An Achievement Of A Lifetime
Posted by: Matt Gaschk
Sigi Schmid was presented with the Walt Chyzowych Lifetime Achievement Award Saturday, recognizing his coaching accomplishments while honoring one of the most respected names in US soccer.
Sigi Schmid has vivid memories of watching Walt Chyzowych play for the Philadelphia Ukranians when Schmid was just 11 years old.
He watched the great striker fill up the nets for the American Soccer League club and, years later when Schmid was an aspiring coach, learned from him at various coaching clinics. When the US National Team was looking to add someone to their coaching staff, it was Chyzowych that recommended Schmid. Sure enough, Schmid was then included as an assistant coach in 1991 at the World University Games and went on to work with Bora Milutonivic on the 1994 World Cup team.
All thanks to Walt Chyzowych.
On Saturday at the National Soccer Coaches Association of America’s annual national convention, Schmid was honored with the Walt Chyzowych Memorial Fund Lifetime Achievement Award for 2011, joining an elite group of coaches who have earned the award through their incredible impacts on soccer in America.
“Walt was a guy who was at the forefront of US Soccer for a lot of years at the coaching schools,” said Schmid, who coached against Chyzowych’s Wake Forest teams while he was at UCLA. “To be honored with his award is a little bit special.”
In 1994, Chyzowych passed away at the age of 57 and since 1996, the award has been presented to some of the greatest names in American soccer, including Bob Gansler, Anson Dorrance and Bruce Arena.
“They’ve accomplished a lot more than I’ve accomplished and to be included with those guys is certainly very rewarding,” said Schmid humbly.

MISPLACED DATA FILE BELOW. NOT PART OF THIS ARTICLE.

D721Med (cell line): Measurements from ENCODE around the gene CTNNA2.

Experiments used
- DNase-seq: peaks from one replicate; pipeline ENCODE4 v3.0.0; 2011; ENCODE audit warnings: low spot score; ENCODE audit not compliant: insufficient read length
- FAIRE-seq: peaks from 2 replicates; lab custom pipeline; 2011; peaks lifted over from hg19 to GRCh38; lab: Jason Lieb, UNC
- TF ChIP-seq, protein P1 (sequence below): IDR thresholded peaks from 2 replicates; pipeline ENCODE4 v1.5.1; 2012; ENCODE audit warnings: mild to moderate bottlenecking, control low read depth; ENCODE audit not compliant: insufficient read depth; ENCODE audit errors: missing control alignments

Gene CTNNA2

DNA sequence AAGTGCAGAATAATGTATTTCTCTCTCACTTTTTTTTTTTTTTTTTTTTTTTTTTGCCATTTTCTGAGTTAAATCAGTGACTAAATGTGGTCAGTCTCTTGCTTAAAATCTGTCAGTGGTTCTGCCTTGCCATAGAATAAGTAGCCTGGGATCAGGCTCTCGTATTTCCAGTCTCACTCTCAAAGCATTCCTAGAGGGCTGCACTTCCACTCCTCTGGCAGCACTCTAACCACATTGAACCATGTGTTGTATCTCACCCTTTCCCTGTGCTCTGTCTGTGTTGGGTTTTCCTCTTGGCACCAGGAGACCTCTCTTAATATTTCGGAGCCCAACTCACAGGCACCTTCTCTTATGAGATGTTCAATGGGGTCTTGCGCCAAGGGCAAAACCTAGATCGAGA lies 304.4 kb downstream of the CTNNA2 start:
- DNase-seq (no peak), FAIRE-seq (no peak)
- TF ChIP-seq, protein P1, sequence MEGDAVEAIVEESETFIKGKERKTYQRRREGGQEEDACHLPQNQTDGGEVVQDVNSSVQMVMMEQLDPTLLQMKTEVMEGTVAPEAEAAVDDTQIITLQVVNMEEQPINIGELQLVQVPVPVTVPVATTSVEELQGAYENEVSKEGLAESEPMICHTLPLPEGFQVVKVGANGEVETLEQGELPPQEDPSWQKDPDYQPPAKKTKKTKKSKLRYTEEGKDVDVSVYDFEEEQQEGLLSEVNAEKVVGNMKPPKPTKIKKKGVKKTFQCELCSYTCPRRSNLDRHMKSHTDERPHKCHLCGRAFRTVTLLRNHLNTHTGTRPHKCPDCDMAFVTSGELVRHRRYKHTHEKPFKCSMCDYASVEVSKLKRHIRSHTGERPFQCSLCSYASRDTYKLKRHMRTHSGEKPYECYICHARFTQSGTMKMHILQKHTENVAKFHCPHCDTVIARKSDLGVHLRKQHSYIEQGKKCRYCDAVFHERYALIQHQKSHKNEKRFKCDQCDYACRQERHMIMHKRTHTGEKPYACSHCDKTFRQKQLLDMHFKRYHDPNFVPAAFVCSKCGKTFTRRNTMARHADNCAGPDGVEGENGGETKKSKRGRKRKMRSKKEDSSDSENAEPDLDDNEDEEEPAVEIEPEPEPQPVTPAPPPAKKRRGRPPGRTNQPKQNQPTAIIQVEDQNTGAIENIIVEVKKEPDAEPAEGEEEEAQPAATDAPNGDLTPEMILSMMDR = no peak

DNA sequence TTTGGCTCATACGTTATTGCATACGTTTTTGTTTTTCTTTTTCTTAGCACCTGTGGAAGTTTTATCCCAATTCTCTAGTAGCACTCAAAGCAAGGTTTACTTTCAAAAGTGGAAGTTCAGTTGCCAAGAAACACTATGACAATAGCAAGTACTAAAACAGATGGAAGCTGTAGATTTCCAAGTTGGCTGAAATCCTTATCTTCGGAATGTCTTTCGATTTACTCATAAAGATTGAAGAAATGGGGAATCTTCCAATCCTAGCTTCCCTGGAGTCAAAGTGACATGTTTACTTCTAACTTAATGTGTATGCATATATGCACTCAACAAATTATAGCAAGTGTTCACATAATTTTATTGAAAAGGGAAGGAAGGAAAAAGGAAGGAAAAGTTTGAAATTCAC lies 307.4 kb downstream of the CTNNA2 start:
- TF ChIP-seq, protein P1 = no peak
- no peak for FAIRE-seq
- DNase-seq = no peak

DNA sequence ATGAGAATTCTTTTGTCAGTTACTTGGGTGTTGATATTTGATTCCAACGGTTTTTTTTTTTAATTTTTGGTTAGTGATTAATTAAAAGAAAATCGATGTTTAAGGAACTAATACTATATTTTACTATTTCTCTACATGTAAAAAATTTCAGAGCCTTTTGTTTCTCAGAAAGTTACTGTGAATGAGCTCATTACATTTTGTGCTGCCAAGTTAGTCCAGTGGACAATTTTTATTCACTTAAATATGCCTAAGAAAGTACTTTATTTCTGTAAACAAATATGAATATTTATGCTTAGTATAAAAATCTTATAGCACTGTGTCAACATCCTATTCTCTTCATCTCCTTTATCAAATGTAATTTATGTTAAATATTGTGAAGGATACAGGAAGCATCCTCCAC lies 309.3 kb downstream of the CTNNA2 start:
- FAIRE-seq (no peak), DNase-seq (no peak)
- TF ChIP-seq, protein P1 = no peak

A look at the numbers shows that Schmid belongs among those elite names. He is the all-time winningest coach in MLS history with 139 career victories. This on top of his 322 wins while a head coach at UCLA from 1980-1999. Throw in three NCAA titles, two MLS Cup titles, two MLS Supporters’ Shields, three Lamar Hunt US Open Cup titles and a CONCACAF Champions’ Cup and it goes without saying that Schmid is among the most successful coaches of his generation. In 1996, he was even elected to the National Soccer Hall of Fame.
“Sigi Schmid is recognized as a coach who thoroughly prepares his team while also focusing on player development. He is a perfect choice to be recognized for his contributions to the American game in the spirit of one of his mentors, Walt Chyzowych,” said Ralph Lundy, Executive Director of WCMF, noting Schmid’s achievement of coaching the Sounders FC to consecutive Open Cup titles, marking the first time that had occurred in 27 years.
“It’s definitely an honor,” Schmid said. “It’s a reflection of a body of work more so than an individual season or an individual year. Sometimes you want to step back and look at it, but I’ll do that when I’m all done coaching. I certainly know some of the things I’ve accomplished and I’m really proud of those. It’s sort of validation for all that I thought I could do when I left accounting.”